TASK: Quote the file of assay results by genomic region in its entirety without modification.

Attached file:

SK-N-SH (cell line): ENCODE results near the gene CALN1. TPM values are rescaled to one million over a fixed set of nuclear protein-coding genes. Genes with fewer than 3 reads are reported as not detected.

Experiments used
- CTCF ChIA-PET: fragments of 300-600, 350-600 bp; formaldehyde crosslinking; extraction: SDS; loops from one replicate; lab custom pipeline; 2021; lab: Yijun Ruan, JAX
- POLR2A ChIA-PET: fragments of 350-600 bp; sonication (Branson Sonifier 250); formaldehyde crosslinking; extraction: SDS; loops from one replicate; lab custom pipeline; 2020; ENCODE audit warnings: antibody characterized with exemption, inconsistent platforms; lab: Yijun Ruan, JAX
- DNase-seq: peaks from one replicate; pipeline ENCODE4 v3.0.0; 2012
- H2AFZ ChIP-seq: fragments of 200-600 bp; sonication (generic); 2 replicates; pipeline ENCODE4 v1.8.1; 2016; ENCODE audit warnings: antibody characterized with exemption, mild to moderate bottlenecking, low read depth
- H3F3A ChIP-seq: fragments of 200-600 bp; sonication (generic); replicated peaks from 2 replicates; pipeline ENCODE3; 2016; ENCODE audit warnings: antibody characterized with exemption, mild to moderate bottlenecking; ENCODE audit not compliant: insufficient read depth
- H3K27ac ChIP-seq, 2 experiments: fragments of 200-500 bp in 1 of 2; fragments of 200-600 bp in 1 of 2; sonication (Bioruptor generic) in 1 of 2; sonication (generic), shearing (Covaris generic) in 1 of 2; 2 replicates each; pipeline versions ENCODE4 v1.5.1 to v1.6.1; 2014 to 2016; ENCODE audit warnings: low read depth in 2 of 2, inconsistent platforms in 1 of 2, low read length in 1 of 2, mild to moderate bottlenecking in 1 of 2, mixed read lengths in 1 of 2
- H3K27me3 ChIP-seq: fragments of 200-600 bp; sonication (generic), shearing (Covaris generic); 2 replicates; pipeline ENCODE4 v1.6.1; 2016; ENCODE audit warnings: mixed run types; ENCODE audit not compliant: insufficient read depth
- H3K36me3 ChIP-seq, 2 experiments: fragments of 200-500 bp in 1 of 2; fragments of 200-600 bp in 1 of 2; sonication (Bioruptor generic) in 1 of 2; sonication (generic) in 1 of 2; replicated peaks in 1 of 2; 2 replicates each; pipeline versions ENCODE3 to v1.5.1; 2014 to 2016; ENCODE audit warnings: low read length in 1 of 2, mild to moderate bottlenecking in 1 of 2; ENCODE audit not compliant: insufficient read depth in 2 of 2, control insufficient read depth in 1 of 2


SK-N-SH (cell line): ENCODE results near the gene CALN1. TPM values are rescaled to one million over a fixed set of nuclear protein-coding genes. Genes with fewer than 3 reads are reported as not detected.

Experiments used
- CTCF ChIA-PET: fragments of 300-600, 350-600 bp; formaldehyde crosslinking; extraction: SDS; loops from one replicate; lab custom pipeline; 2021; lab: Yijun Ruan, JAX
- POLR2A ChIA-PET: fragments of 350-600 bp; sonication (Branson Sonifier 250); formaldehyde crosslinking; extraction: SDS; loops from one replicate; lab custom pipeline; 2020; ENCODE audit warnings: antibody characterized with exemption, inconsistent platforms; lab: Yijun Ruan, JAX
- DNase-seq: peaks from one replicate; pipeline ENCODE4 v3.0.0; 2012
- H2AFZ ChIP-seq: fragments of 200-600 bp; sonication (generic); 2 replicates; pipeline ENCODE4 v1.8.1; 2016; ENCODE audit warnings: antibody characterized with exemption, mild to moderate bottlenecking, low read depth
- H3F3A ChIP-seq: fragments of 200-600 bp; sonication (generic); replicated peaks from 2 replicates; pipeline ENCODE3; 2016; ENCODE audit warnings: antibody characterized with exemption, mild to moderate bottlenecking; ENCODE audit not compliant: insufficient read depth
- H3K27ac ChIP-seq, 2 experiments: fragments of 200-500 bp in 1 of 2; fragments of 200-600 bp in 1 of 2; sonication (Bioruptor generic) in 1 of 2; sonication (generic), shearing (Covaris generic) in 1 of 2; 2 replicates each; pipeline versions ENCODE4 v1.5.1 to v1.6.1; 2014 to 2016; ENCODE audit warnings: low read depth in 2 of 2, inconsistent platforms in 1 of 2, low read length in 1 of 2, mild to moderate bottlenecking in 1 of 2, mixed read lengths in 1 of 2
- H3K27me3 ChIP-seq: fragments of 200-600 bp; sonication (generic), shearing (Covaris generic); 2 replicates; pipeline ENCODE4 v1.6.1; 2016; ENCODE audit warnings: mixed run types; ENCODE audit not compliant: insufficient read depth
- H3K36me3 ChIP-seq, 2 experiments: fragments of 200-500 bp in 1 of 2; fragments of 200-600 bp in 1 of 2; sonication (Bioruptor generic) in 1 of 2; sonication (generic) in 1 of 2; replicated peaks in 1 of 2; 2 replicates each; pipeline versions ENCODE3 to v1.5.1; 2014 to 2016; ENCODE audit warnings: low read length in 1 of 2, mild to moderate bottlenecking in 1 of 2; ENCODE audit not compliant: insufficient read depth in 2 of 2, control insufficient read depth in 1 of 2